AZ fire recovery continues

Freeman Hershberger and his Mennonite volunteers have been steadily working for the last year to rebuild northern Arizona homes destroyed by last summer's Rodeo-Chedeski Fire.

BY TRAVIS DUNN | BALTIMORE | July 16, 2003



"People are funny. They focus on emergency more than recovery."

—Freeman Hershberger


Freeman Hershberger and his Mennonite volunteers have been steadily working for the last year to rebuild northern Arizona homes destroyed by last summer's Rodeo-Chedeski Fire the fourth largest wildfire in American history, which burned more than 450 homes and half a million acres.

But now that the Mennonites are nearly done with their work they have four houses to go they have found that they are short about $25,000. That's about how much it will cost to purchase the construction materials for one last house. (Getting money for labor isn't a problem, since Hershberger and his workers provide that for free.)

Hershberger isn't sure where he and his work crews will get the money. That's not his job. He just directs the work crews, which have built homes all over the area, most recently in Show Low and Lindon.

The last four homes Hershberger plans to build will be around Pinedale, a town with a population of about 200 that was scorched pretty badly by last summer's fire, as well as one in Lindon. He's confident that he will get the money, but he's not exactly sure where it going to come from, since most of the faith-based groups the Mennonites usually turn to for support have already cut checks.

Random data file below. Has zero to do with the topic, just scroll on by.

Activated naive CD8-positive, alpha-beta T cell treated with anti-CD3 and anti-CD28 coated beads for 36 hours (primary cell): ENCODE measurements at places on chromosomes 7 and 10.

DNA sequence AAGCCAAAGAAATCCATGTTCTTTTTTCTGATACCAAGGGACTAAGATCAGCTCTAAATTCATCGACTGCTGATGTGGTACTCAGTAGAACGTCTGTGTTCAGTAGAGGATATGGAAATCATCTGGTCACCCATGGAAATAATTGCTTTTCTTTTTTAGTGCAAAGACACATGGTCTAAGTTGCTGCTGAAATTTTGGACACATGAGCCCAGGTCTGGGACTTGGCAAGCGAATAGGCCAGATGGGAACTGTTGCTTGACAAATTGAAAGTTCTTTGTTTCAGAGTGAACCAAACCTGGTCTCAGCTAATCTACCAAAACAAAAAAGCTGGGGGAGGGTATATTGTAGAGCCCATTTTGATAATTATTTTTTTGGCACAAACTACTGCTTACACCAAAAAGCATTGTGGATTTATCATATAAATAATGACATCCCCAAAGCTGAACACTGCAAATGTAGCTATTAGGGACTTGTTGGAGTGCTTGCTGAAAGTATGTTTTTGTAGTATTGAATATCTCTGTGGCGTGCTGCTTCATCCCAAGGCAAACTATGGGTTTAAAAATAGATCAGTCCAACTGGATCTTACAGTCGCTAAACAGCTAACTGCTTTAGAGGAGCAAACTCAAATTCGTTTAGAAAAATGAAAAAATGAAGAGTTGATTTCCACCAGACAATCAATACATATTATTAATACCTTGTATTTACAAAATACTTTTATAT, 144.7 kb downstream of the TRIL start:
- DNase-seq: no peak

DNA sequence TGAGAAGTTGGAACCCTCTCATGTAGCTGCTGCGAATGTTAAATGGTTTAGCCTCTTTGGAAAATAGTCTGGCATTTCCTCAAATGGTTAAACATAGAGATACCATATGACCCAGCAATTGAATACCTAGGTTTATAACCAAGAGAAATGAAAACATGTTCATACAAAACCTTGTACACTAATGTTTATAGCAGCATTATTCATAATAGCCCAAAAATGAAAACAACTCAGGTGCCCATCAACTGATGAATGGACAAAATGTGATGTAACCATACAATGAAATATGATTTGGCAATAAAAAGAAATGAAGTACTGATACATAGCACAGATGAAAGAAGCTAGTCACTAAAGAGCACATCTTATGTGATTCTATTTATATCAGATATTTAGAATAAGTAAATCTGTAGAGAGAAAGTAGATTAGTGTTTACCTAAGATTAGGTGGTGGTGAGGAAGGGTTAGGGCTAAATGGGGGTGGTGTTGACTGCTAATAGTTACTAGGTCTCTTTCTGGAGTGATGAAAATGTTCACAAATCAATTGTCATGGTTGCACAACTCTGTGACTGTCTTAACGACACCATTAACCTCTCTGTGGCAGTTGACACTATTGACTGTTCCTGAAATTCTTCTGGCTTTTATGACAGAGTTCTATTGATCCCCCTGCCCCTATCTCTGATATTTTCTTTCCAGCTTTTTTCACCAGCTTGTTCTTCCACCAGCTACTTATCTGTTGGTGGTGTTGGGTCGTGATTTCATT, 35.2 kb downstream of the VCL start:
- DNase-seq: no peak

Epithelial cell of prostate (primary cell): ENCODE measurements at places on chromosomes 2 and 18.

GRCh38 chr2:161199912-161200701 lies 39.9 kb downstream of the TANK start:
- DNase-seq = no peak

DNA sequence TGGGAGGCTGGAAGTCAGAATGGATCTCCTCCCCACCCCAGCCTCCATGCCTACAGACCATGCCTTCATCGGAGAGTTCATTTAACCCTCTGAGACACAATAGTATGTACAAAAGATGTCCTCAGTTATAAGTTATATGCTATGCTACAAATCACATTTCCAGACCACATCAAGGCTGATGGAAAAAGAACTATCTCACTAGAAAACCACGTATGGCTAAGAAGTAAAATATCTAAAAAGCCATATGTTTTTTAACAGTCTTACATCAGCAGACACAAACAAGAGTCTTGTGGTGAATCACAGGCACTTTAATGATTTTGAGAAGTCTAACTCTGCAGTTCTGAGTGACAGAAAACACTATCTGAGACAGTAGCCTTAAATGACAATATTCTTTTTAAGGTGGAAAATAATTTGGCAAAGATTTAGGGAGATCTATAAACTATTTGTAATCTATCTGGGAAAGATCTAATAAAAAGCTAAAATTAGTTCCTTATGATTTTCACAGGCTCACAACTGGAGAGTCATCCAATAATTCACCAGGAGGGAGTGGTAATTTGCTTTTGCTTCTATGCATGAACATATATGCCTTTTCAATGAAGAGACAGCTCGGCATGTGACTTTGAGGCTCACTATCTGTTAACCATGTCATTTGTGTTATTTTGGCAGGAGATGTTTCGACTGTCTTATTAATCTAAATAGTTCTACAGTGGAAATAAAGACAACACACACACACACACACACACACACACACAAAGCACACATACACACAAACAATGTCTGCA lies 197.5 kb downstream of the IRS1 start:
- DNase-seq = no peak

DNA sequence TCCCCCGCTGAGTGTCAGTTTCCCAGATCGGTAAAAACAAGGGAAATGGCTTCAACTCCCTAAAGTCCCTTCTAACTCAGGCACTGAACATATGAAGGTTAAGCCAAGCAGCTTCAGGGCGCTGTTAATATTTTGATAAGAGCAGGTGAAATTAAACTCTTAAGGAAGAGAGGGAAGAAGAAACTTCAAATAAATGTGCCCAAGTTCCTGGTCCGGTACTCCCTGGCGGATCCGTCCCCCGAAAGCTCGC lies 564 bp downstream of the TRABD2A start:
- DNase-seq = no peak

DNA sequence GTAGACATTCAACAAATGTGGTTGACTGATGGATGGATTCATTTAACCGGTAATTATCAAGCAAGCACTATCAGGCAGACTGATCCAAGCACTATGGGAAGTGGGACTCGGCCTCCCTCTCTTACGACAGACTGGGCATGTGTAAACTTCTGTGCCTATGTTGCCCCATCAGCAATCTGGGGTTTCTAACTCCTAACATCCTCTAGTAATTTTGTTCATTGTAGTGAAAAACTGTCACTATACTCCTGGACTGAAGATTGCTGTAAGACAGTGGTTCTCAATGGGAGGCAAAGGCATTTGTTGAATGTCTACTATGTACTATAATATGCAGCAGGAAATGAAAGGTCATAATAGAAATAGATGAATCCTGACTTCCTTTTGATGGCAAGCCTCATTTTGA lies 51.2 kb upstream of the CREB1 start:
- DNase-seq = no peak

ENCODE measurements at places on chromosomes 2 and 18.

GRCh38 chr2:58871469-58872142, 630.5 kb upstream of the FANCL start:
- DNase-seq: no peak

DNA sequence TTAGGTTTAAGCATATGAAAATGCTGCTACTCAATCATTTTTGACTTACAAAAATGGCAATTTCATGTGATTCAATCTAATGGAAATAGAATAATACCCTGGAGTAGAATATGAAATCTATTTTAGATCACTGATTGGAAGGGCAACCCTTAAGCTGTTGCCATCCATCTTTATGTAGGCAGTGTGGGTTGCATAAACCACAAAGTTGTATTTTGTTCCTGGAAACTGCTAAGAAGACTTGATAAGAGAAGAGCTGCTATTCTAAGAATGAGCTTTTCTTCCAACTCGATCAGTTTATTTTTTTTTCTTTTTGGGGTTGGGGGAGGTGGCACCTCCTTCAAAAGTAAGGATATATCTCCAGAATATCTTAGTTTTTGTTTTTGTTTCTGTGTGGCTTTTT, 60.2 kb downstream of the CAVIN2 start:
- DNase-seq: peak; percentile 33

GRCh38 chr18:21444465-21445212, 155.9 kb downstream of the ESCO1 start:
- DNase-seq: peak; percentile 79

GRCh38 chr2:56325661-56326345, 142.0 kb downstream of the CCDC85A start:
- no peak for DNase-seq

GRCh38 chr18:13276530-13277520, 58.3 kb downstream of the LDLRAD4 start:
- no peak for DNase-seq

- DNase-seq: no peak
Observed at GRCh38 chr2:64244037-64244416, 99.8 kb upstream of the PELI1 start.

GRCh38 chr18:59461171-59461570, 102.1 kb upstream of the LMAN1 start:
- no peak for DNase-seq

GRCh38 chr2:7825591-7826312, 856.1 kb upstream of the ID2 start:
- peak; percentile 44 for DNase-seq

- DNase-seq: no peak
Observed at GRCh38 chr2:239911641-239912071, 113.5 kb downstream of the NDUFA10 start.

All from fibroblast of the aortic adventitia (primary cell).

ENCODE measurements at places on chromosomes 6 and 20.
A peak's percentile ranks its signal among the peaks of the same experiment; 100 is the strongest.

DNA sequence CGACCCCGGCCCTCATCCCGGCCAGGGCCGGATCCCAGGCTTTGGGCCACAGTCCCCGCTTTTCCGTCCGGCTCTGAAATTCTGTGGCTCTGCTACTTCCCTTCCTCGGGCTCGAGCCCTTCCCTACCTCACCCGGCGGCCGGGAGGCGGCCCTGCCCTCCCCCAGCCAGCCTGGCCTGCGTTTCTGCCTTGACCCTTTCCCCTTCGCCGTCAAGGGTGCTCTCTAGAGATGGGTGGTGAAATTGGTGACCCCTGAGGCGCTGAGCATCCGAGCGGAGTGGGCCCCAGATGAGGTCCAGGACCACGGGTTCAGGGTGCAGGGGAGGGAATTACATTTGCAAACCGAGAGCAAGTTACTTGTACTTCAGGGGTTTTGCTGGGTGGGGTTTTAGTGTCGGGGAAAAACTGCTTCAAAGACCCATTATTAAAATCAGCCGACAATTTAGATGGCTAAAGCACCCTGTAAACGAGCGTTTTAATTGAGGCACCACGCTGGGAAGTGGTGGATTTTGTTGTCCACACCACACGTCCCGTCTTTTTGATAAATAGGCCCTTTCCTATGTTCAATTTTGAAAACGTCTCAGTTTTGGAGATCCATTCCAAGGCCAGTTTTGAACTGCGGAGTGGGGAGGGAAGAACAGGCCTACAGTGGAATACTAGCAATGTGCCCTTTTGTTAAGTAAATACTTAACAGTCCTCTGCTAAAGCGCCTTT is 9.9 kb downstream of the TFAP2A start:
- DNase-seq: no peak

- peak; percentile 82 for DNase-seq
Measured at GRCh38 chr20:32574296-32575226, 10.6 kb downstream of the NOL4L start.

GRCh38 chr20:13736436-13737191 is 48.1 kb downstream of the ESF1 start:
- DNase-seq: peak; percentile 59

"We don't know where to go," he said.

Part of the problem in finding someone to cough up the cash, Hershberger thinks, has to do with all the media attention on the wildfires that are currently raging across southern Arizona. Hershberger understands that these fires are dangerous and destructive, but he also thinks that mess left over from last summer needs to be cleaned up first.

"I know it's taking away (attention)," he said. "People are funny. They focus on emergency more than recovery. The media's got to keep it in front of the people all the time. Nothing against the people, that's just the way it works."

Regardless, Hershberger has 20 people scheduled to show up in September, and he plans to lay the first foundation on Sept. 8. He figures that the last of the homes will be completed sometime between Thanksgiving and Christmas.


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